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Construction companies in the United Kingdom reported a major slowdown in building activities over the months of July and August amidst rising inflation and looming political uncertainty.  

As the country saw inflation rise above 10% for the first time in 40 years, UK citizens are feeling the pressure from the rise of cost of living, and are holding back on discretionary spending for things such as home improvements and renovations.

Construction experts have been puzzled over the precise cause of the decrease in business in a reopened economy, with some attributing it to consumer anxieties, apprehension over prospective energy policies from Parliament, this summer’s record heatwave reducing the pace of progressive work, and even a debate over the nature of modern construction contracting.  

According to S&P Global/CIPS UK Construction Purchasing Managers’ Index, which gauges monthly changes in overall industry activity, firms experienced another consecutive month of activity reduction. Reported at 49.2 in August (a marginal increase from July’s 48.9 rating) — the assessment still sees itself below the index’s “no change mark” of 50.0.

Across three tracked categories — civil building, commercial building, and private home construction — both civil and commercial building showed the sharpest decline over July and August. While the final category of private home construction saw a lift, its impact was reported as only fractional.

Impending recession fears sparks may bring sharper building decline

Central in this struggle has been speculation on possible sector relief following the appointment of a new prime minister, Liz Truss, on September 6.  

With the maximum energy price cap set to increase to £3,549 per unit in October, the Bank of England predicts inflation will soon rise above 13% and could cause a lengthy recession — resulting in even more sudden stoppages in construction. 

“If we don’t act now to prevent inflation becoming persistent, the consequences later will be worse, and will require larger increases in interest rates,” said BOE governor Andrew Bailey. “Returning inflation to its 2% target remains our absolute priority, no ifs, no buts.”

Group director at the Chartered Institute of Procurement & Supply, Duncan Brock, traced the slowdown to stalled bids on essential items such as steel and lumber. 

“The heightened competition faced for short supply raw materials as well as essential skills for the building trade is squeezing the optimism out of builders with the lowest business expectations since July 2020,” said Brock.

On the topic of housebuilding, real estate experts point out that the industry has historically been a backbone for the UK market.

“Housing plays a major part in supporting the economy, and as we head into a predicted recession this will prove more important than ever,” said managing director of land agency Walter Cooper, Simon Cox. “I’d therefore implore the new PM to work with those in the industry to provide support in promoting an ‘open for housebuilding’ agenda.

While Truss has campaigned on efforts to aid housebuilding efforts, she has also promised to rescind the Conservative Party’s previous goal of ‘300,000 houses a year,’ and instead “work with local communities to identify sites ripe for redevelopment and reduce planning restrictions,” a stance that many economists deem hypocritical and expect will result in less homes being built to counter the country’s housing crisis.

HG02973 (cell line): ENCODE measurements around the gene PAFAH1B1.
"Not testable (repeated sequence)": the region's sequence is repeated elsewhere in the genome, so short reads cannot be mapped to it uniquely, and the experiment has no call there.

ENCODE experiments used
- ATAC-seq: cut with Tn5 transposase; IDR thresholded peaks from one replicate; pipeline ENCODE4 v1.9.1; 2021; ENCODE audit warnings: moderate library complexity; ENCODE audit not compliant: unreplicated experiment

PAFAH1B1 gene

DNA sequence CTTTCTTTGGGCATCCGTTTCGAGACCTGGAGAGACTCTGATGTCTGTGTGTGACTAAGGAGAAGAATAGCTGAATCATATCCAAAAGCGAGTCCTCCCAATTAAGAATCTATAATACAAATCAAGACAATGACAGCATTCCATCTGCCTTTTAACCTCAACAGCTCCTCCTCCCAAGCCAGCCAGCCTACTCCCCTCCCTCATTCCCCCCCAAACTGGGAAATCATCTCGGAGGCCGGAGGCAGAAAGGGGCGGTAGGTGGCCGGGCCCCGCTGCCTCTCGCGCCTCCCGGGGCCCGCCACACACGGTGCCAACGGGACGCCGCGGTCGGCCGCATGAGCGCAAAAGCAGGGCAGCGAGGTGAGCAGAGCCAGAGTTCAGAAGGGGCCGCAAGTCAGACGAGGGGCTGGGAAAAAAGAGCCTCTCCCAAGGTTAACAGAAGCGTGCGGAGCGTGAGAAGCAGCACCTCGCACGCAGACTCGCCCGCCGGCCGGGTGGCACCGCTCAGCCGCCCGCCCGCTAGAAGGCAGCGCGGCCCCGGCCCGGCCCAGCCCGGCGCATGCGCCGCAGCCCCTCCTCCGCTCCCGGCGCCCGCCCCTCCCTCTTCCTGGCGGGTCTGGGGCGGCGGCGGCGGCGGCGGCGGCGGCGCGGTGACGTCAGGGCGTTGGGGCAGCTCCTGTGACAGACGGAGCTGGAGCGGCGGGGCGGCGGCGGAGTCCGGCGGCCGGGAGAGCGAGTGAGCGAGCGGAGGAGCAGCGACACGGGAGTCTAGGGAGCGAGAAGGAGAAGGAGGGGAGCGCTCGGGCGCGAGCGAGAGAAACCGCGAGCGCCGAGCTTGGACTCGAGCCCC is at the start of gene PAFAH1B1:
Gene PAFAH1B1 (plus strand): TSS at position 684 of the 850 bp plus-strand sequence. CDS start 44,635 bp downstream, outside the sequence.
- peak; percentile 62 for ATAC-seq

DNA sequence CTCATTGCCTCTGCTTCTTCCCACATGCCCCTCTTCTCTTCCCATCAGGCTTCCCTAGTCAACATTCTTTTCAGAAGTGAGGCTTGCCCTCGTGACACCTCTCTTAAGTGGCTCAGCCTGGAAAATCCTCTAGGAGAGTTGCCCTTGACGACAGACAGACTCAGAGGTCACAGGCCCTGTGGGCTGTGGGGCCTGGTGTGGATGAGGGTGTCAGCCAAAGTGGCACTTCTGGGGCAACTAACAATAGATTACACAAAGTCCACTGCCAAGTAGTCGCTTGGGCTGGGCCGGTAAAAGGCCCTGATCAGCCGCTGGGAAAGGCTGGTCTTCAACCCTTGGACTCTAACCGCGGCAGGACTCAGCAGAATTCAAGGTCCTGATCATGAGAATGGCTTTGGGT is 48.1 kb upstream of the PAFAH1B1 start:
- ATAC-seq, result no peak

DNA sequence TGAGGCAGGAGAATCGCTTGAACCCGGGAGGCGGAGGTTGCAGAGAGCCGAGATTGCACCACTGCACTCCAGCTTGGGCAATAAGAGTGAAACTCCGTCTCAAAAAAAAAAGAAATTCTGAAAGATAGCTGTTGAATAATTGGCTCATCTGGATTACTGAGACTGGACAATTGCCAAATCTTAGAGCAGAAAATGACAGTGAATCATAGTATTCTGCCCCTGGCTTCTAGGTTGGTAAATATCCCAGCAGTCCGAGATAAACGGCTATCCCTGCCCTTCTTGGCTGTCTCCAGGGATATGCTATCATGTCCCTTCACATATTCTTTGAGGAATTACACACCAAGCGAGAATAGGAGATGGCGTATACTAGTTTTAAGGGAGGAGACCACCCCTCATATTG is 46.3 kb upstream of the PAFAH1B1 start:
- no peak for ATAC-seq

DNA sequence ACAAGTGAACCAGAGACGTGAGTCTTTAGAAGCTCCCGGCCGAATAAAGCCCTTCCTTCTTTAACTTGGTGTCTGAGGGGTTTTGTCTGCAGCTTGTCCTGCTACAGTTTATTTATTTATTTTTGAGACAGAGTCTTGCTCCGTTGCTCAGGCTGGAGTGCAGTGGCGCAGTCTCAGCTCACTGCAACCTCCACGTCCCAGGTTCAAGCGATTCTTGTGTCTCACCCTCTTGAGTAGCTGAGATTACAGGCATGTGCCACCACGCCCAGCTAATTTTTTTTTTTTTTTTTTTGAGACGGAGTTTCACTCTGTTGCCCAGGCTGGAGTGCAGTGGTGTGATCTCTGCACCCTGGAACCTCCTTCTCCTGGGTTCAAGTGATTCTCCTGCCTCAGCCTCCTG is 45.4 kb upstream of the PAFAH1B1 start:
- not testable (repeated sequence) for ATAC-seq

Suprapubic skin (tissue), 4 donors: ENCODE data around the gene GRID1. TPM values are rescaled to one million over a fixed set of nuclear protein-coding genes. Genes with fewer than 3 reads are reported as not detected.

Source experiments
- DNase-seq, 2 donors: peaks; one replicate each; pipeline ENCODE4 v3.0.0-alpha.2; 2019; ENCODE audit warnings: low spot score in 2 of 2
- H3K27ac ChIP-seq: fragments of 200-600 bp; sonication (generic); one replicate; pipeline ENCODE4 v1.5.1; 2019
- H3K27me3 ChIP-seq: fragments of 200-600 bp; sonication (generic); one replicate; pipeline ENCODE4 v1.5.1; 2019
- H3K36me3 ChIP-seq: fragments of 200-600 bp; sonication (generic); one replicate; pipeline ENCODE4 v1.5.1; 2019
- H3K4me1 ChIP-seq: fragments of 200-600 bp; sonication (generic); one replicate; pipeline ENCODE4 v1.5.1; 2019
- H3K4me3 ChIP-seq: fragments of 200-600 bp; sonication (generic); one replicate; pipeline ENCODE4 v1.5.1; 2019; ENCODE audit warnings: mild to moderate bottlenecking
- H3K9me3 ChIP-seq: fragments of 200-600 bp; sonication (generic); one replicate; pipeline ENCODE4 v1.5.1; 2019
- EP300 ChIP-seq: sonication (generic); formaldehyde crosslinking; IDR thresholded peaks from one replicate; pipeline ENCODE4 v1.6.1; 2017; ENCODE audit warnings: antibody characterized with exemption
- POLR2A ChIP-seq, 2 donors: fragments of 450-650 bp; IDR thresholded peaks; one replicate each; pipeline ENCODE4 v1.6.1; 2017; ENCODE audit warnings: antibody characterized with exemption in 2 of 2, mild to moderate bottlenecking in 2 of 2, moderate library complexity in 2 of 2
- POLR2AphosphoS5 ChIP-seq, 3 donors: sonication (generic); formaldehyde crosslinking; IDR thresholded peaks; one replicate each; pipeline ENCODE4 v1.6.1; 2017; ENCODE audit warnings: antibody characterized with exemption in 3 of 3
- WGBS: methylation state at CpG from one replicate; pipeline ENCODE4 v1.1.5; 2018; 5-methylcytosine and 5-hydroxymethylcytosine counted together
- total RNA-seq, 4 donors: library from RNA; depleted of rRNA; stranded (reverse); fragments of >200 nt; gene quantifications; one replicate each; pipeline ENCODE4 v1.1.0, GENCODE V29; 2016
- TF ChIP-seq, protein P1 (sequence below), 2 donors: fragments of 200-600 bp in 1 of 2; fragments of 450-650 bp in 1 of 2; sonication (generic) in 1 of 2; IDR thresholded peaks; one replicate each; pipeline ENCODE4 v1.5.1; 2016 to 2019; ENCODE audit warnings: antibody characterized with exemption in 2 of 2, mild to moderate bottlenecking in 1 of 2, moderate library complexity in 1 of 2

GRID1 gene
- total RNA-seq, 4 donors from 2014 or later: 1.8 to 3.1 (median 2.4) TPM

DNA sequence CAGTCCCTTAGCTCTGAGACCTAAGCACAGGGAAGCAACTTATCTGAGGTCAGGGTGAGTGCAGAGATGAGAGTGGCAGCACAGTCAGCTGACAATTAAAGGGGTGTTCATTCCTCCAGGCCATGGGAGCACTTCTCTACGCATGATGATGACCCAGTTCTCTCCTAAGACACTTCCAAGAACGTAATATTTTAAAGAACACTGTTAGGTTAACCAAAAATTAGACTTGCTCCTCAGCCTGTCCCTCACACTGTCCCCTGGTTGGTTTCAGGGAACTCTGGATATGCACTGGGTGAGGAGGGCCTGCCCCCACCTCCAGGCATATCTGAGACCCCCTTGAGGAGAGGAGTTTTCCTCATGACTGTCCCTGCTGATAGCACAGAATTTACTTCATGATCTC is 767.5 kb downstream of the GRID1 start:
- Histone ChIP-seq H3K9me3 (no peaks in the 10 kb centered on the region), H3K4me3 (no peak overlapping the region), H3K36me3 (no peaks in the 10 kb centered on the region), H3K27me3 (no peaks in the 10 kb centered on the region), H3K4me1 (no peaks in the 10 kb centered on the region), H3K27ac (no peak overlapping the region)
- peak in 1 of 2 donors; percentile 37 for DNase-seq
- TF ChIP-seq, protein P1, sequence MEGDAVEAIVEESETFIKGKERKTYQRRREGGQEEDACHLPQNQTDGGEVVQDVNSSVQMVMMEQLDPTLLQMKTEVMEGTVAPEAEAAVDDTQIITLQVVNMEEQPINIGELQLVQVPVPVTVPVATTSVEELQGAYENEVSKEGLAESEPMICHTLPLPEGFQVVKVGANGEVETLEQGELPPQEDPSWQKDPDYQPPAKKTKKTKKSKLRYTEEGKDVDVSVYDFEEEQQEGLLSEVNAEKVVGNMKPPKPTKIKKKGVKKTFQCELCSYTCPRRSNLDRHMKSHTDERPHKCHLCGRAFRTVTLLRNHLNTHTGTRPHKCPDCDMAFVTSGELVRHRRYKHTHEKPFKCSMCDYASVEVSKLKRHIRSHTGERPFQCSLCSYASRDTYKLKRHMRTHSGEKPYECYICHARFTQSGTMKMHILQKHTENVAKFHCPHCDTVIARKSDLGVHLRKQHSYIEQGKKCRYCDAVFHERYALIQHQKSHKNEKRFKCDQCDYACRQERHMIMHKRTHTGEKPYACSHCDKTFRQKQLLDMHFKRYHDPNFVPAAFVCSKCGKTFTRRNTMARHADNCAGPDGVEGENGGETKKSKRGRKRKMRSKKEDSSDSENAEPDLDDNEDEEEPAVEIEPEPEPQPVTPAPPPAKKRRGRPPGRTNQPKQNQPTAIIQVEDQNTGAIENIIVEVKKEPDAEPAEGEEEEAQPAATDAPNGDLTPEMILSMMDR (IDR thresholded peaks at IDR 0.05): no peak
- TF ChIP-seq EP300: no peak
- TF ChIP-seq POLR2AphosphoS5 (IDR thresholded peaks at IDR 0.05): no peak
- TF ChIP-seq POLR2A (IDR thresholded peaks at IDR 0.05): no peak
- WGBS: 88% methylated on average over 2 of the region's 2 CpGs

UK has seen years of construction payment reform attempts

There is a mounting movement within the UK’s contracting industry trying to implement new strategies for settling disputes over late payments.

The impact of “poor imbursement procedures” came under heavy scrutiny back in 2018 with the collapse of the multinational firm Carillion.

The UK’s voluntary Prompt Payment Code, mandating the pledge of paying 95% of company invoices within 60 days in order to continue bids on government work, was widely seen as a hollow gesture with no true means of preventing against bad behavior.

The 2020 introduction of The Small Business Commissioner and Late Payments Bill saw even stricter guidelines and legitimate discipline for late payments if passed, such as cutting the invoice window in half from 60 days to 30, making late payment data public, and curtailing “subbie-bashing:” demanding discounts from subcontractors for paying invoices early, and including contract clauses that prohibit subs from stopping work and/or supply for non-payment.

The same year’s subsequent publication of the government-penned Construction Playbook attempted to standardize the industry by utilizing modern methods of construction (MMC) to ensure a more level playing field for all subcontractors on projects around the country.

Instead of threatening punishments for delays, the Construction Playbook calls for designers and contractors to take the first step into a new model by way of transferring the practice of traditional paper-based contracts and payment orders into a universal cloud-based app while altering traditional contracting’s incremental nature to “deliver significant improvements in productivity, efficiency and quality for both the construction industry and public sector.”

Nigel Blundell of law firm Pinsent Masons stated “MMC creates a raft of new legal issues and relationships because of the significant manufacturing and supply elements of the products. This starts from design where rather than a designer having free reign, there needs to be a ‘design to manufacture’ approach.”

While there have been no significant markers of progress in the current state of the economy, it is with this new school of thought that theorists believe payment disputes can be significantly curtailed — prompting fewer delays on projects and preemptively keeping construction a priority in the uncertain days ahead.